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The Amazing Responder Chain

Do you remember, back when you first opened Interface Builder?

How long did it take you to understand the purpose of File’s Owner?

That is a proxy for the object that loads this NIB, usually a UIViewController. This allows you to connect IBOutlets and IBActions with elements contained in the NIB file. IB knows about these because you tell it what class the File’s Owner has and from parsing this class’ header it finds all things that you can connect to by the IBOutlet and IBAction keyword.

That one was easy. Second question: How long did it take you to understand the purpose of First Responder?

If you are like me then you started out developing for the iPhone and other iOS devices. And then you probably also learned to ignore this proxy object because on iOS it does not serve an obvious purpose. In fact you can go for years developing iOS apps without ever doing anything with it. I know I did.

It is only know that I am starting to dabble in developing for the Mac that I had to begin to develop and appreciation for the responder chain. And so finally I understand the purpose and usefulness of the “First Responder” object and I want to share this with you.

You might have heard about or read about the existence of this Responder Chain. The closest one usually gets to dealing with it is that you want to dismiss the keyboard of a UITextField and you do this by calling resignFirstResponder. The second run in usually is when you implement cut/copy/paste and you need to allow a UIView to canBecomeFirstResponder and then you implement cut:, copy: and paste: methods to have these show up in the UIMenuController popover.

Why You Didn’t Use It So Far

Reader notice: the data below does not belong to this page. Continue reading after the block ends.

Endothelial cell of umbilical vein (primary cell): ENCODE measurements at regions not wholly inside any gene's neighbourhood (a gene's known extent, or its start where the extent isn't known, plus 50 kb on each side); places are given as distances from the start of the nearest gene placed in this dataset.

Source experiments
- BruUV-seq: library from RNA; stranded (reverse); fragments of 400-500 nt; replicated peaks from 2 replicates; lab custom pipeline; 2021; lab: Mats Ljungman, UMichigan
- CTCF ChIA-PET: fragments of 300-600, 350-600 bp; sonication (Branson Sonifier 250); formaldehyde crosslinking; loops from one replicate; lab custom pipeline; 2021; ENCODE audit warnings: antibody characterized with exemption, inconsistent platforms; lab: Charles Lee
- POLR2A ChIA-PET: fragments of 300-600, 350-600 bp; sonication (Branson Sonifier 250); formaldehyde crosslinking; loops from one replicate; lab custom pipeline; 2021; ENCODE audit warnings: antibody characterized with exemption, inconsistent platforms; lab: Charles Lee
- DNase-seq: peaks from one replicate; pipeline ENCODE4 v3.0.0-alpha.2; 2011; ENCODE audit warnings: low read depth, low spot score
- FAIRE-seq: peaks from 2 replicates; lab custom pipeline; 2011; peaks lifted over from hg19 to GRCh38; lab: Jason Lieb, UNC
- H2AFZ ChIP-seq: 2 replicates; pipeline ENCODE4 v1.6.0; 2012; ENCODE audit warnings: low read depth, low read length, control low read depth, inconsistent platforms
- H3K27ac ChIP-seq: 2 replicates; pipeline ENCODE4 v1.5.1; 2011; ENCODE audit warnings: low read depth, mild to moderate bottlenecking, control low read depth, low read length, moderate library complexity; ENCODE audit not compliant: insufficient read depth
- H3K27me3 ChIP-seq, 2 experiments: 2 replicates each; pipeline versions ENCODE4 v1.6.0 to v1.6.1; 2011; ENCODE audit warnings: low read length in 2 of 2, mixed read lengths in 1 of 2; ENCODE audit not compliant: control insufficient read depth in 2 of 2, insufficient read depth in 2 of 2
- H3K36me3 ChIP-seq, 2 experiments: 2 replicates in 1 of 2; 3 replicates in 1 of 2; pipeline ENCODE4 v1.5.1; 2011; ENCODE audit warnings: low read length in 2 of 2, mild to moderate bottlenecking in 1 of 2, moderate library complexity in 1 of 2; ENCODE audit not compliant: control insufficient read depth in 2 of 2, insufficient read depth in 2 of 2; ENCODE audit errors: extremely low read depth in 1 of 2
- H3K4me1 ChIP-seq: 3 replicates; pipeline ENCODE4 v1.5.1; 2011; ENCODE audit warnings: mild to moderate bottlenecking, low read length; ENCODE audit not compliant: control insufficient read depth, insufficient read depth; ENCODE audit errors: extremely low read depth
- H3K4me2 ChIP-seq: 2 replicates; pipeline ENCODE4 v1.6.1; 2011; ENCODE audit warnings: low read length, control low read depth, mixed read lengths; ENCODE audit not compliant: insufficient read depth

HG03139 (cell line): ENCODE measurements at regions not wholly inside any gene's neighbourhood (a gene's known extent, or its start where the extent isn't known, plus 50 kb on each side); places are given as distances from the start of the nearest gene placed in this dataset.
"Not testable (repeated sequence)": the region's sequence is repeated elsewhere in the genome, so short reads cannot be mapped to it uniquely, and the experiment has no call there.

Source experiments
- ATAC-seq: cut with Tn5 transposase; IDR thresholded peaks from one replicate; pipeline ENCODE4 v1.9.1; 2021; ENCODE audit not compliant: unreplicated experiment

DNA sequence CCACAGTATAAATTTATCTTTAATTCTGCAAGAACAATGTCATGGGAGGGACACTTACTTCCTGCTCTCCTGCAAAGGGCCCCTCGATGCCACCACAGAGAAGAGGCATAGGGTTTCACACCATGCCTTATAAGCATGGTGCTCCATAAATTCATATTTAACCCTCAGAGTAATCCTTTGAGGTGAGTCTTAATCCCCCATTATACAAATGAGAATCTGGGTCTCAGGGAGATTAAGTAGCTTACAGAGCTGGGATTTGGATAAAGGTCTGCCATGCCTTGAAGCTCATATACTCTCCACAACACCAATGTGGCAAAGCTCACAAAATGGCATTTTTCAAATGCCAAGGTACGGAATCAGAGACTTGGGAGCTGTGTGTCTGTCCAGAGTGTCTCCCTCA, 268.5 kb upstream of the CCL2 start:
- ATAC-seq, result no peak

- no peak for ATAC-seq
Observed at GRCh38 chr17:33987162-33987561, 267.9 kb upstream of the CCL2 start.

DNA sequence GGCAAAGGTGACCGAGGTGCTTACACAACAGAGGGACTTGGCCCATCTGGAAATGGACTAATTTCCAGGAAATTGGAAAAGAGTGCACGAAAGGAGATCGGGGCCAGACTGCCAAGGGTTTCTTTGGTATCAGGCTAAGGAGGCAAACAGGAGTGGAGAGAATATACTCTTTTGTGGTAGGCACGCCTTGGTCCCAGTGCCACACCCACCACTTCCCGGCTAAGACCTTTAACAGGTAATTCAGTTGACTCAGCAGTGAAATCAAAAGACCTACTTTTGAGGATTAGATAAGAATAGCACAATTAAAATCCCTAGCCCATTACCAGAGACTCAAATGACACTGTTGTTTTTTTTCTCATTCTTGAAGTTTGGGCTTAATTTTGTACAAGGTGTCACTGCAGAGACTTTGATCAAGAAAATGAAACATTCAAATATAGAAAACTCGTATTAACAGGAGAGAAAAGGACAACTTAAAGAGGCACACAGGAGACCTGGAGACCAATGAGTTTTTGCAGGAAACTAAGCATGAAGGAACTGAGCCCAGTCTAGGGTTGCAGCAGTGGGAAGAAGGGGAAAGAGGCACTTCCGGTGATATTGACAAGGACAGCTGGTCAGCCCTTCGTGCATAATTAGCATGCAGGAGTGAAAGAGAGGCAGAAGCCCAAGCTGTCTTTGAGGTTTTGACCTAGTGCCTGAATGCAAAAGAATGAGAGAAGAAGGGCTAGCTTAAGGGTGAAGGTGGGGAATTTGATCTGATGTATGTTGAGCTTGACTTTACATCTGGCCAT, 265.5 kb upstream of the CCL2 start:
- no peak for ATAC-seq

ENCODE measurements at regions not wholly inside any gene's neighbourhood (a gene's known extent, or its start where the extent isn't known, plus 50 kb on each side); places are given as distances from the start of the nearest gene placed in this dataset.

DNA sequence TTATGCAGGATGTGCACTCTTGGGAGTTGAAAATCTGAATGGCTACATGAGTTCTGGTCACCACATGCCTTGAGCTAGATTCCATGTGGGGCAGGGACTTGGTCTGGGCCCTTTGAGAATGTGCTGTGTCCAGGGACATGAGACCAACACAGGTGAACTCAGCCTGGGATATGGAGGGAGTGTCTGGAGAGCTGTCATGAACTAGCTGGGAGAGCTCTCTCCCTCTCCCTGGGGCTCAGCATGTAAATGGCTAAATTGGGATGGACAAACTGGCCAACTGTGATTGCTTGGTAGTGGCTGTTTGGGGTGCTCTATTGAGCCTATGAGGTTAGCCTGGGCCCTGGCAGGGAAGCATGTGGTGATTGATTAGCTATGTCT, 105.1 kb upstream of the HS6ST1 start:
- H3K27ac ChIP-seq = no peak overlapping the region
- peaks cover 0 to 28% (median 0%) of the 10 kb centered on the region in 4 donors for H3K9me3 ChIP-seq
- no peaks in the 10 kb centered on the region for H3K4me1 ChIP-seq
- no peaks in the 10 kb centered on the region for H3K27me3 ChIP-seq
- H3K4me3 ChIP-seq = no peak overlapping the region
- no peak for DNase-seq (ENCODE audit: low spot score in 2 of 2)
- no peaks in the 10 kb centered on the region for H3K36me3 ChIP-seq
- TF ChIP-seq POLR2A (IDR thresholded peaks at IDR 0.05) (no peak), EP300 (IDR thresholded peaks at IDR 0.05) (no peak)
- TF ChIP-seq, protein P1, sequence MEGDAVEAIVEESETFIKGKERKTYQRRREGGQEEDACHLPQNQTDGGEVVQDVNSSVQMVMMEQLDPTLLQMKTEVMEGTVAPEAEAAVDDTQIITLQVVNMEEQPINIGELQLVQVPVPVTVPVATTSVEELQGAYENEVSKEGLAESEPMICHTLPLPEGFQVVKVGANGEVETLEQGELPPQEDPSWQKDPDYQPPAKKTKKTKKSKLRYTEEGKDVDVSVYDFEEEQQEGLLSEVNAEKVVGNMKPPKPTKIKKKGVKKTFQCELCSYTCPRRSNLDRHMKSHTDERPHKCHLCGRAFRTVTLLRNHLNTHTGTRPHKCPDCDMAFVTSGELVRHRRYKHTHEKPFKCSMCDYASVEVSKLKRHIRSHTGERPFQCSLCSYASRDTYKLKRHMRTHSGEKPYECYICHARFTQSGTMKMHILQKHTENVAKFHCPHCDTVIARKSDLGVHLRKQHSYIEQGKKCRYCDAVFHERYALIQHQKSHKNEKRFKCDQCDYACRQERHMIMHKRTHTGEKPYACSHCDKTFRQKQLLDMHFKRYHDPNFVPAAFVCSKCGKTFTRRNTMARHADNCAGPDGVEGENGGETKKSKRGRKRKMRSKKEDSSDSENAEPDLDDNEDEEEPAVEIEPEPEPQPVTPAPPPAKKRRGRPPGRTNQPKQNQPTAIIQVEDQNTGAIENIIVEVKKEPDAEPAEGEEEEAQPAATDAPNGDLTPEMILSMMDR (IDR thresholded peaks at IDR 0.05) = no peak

On iOS you usually only ever have to deal with a single screen full of information. This screen, especially on iPhone, is usually contained in a single UIViewController. So you can easily get by with connecting all your actions to outlets in the File’s Owner. Seriously, why would anybody want to have an object outside of the current NIB respond to an action like a button press or copy command?

Well, on Mac the story is more complex since you can have multiple windows open at the same time. You can be working on 3 documents simultaneously. But which of these windows is now supposed to respond to the user choosing Copy in the menu? It took me about an hour to rid my head from the notion of connecting a menu item to a specific view controller and uncover how it is done differently there.

If you connect a button to an outlet this employs the target/action paradigm. The action is defined by the name of a selector. The target can either be a concrete object or it can be NULL. If you connect to File’s Owner then the target is set to the concrete instance that File’s Owner is acting as proxy for. If you do this in code you call addTarget:action:forControlEvents: achieving exactly the same.

On Mac we cannot say at design time in IB who will take care of a specific action. Hence we need to employ the awesome services of the Responder Chain.

The Chain of Responders

You can think of the Responder Chain as a very elegant solution for answering the question “Who might be interested in this event X?”

Whenever any event occurs the system first asks the current First Responder. On iOS any UIResponder subclass can become first responder. If a text field is active and the cursor is blinking inside it to show the readiness for text input then it has first responder status. So it gets first dibs on all events.